One of the last bikes Barry Sheene ever raced is about to be auctioned off by Bonhams. Plus a look at one of the stars of the recent Glemseck 101 race fest, a Yamaha SR500 that’s still in the crate, and a Honda VFR inspired by Japanese anime.
Ex-Barry Sheene Manx Norton 500 If you’ve ever wanted to own a piece of motorcycling history, this is your chance. This Manx Norton 500 race bike was built by world-renowned Manx expert Fred Walmsley. If that’s not enough to convince you, it’s the last bike that Barry Sheene piloted to victory in 2002, before his death in 2003.
Sheene was crowned World Champion in 1976 and 1977, before retiring in 1984. The bike crashes he was involved in over the years led to him developing injury-induced arthritis. To help with this, he moved to Queensland, Australia, where the climate was much more conducive to his comfort.
In the late 1990s, Sheene became involved in historic motorcycle racing, which is how he met Fred Walmsley. Barry was riding a non-Walmsley Manx at the Goodwood Revival in 1999 when he had a rather large mechanical failure. Fred was able to fix the bike—and from then on, Sheene would only ride a bike if it was Fred who prepared it for him.
Fred was with his rider John Cronshaw in the Czech Republic in 2002, when he got the call for what would turn out to be Sheene’s last hurrah. Barry had been invited back to Goodwood and needed a bike.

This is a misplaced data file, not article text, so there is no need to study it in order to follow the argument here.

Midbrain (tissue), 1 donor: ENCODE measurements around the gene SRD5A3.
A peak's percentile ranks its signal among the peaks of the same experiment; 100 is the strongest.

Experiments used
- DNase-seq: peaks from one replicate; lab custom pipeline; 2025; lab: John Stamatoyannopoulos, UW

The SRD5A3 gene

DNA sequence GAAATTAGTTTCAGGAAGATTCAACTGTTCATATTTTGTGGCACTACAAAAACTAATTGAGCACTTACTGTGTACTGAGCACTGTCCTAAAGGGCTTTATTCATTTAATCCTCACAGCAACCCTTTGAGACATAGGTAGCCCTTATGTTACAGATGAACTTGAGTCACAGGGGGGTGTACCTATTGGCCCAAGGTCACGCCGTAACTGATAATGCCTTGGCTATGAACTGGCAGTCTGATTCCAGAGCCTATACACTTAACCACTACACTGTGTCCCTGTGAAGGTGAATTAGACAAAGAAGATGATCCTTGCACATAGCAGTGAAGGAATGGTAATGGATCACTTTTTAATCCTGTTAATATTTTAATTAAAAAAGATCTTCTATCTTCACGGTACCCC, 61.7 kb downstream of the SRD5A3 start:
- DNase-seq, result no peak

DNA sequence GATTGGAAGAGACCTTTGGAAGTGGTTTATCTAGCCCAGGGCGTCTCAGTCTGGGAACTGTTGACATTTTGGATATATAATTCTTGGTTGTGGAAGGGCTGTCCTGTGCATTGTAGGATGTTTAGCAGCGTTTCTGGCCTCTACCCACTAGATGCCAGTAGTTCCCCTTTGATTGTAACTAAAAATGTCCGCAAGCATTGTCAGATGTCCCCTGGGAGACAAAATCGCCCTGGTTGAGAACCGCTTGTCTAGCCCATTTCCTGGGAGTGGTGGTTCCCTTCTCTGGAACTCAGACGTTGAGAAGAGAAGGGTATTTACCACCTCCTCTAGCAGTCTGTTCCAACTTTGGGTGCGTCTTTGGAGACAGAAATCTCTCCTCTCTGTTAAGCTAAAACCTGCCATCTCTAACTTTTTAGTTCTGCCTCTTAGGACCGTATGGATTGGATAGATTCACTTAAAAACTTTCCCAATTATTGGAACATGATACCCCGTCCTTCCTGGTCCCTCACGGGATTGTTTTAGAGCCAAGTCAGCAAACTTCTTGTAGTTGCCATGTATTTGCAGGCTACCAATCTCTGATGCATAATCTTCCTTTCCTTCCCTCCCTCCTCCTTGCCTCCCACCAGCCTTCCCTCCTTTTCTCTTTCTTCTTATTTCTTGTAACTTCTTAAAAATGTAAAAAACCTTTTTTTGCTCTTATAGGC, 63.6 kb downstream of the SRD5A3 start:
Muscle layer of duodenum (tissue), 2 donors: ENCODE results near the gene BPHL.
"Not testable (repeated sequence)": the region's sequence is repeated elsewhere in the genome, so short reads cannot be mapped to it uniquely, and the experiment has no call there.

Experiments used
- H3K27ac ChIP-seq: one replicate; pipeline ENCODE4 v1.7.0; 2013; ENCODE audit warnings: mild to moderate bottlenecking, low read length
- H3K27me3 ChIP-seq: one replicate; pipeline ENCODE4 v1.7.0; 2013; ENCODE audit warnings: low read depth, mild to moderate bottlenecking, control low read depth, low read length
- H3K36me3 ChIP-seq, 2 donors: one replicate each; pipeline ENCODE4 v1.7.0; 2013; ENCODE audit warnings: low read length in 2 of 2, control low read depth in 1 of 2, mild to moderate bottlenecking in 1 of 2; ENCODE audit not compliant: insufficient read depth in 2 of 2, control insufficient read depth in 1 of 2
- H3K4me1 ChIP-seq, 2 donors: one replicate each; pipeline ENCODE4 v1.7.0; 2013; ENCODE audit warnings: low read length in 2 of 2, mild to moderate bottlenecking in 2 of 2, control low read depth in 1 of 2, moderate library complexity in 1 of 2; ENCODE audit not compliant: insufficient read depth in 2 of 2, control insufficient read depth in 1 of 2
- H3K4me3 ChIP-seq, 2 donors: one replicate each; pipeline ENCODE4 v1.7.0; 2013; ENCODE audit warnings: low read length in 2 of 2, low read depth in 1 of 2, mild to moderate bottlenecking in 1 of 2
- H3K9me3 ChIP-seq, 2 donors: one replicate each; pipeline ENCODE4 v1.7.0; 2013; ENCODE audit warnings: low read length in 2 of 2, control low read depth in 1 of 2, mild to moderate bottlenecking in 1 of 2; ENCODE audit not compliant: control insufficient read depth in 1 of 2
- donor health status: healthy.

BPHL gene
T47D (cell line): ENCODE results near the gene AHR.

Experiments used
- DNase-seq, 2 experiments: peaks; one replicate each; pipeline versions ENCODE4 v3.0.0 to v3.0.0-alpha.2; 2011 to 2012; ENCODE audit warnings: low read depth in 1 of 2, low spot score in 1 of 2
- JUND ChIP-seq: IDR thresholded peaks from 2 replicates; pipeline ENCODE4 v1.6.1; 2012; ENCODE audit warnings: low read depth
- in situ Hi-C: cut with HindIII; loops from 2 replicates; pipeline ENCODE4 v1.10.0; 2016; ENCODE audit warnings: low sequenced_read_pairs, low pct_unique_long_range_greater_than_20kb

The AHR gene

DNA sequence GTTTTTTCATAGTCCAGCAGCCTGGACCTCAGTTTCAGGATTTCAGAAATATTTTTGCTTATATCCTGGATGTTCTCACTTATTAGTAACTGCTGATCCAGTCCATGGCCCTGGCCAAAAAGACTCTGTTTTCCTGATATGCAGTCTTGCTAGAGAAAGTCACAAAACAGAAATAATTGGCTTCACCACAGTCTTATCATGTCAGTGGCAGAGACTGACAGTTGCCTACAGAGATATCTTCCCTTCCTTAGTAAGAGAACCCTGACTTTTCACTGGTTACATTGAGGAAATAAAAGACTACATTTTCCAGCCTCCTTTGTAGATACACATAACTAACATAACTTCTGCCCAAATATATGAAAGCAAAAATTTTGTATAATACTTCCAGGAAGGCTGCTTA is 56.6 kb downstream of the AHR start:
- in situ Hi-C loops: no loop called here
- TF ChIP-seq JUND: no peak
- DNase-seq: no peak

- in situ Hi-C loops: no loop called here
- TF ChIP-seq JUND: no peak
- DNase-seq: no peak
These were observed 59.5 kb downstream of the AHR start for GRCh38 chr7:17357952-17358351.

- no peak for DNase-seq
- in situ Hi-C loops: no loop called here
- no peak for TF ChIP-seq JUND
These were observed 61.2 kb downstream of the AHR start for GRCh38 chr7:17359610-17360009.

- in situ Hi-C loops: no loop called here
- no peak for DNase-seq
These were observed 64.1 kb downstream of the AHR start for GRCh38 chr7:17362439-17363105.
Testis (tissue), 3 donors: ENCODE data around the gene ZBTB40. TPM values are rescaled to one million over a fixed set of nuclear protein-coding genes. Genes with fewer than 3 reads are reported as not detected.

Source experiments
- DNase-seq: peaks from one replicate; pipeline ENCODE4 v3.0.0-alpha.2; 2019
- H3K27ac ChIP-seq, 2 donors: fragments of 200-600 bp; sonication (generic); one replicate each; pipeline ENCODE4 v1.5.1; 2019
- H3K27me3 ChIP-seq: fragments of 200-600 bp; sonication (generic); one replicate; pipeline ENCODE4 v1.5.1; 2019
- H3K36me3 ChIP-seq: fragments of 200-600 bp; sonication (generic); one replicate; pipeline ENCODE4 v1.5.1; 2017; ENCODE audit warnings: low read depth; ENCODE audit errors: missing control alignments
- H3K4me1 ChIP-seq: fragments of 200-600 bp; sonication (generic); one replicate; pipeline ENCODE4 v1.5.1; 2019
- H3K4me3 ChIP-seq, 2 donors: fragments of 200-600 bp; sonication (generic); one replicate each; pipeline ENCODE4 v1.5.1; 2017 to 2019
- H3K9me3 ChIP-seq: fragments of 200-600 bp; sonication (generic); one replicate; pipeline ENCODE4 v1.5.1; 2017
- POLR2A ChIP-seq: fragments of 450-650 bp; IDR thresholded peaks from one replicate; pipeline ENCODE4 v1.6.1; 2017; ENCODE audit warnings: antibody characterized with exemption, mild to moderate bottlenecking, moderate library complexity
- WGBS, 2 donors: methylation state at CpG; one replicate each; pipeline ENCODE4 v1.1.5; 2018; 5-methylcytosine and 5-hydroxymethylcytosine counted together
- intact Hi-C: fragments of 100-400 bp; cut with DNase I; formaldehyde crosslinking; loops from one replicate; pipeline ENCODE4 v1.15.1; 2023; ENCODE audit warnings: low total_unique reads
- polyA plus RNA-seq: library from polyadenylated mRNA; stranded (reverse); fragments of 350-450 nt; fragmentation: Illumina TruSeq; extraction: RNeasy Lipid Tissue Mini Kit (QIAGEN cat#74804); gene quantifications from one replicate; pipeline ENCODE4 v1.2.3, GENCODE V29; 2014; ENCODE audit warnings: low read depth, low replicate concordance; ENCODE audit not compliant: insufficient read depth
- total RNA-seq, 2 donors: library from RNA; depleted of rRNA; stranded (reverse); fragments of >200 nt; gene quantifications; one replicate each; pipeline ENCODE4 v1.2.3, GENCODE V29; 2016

Jumping on a plane that very night, Fred was able to get a Manx prepared just in time for the Goodwood Revival. The FW02 engine had been raced by John Cronshaw only a short time beforehand, so Fred decided to run a different engine for the sake of reliability.
Now reunited with its original engine, the FW02 is being offered for sale after being owned by the same family since 2003. The current price guide is £55,000 to £75,000, so it’s sadly a little out of my price range.
Whether it’s inside or outside your own budget, I recommend you check out the Bonhams listing. Gosh, it’s pretty. [More]
BMW R1250RS by Kraftstoffschmiede Slammed suspension, low clip-on bars and foot pegs way out back, behind the rider. This can only be a Sultans of Sprint race machine.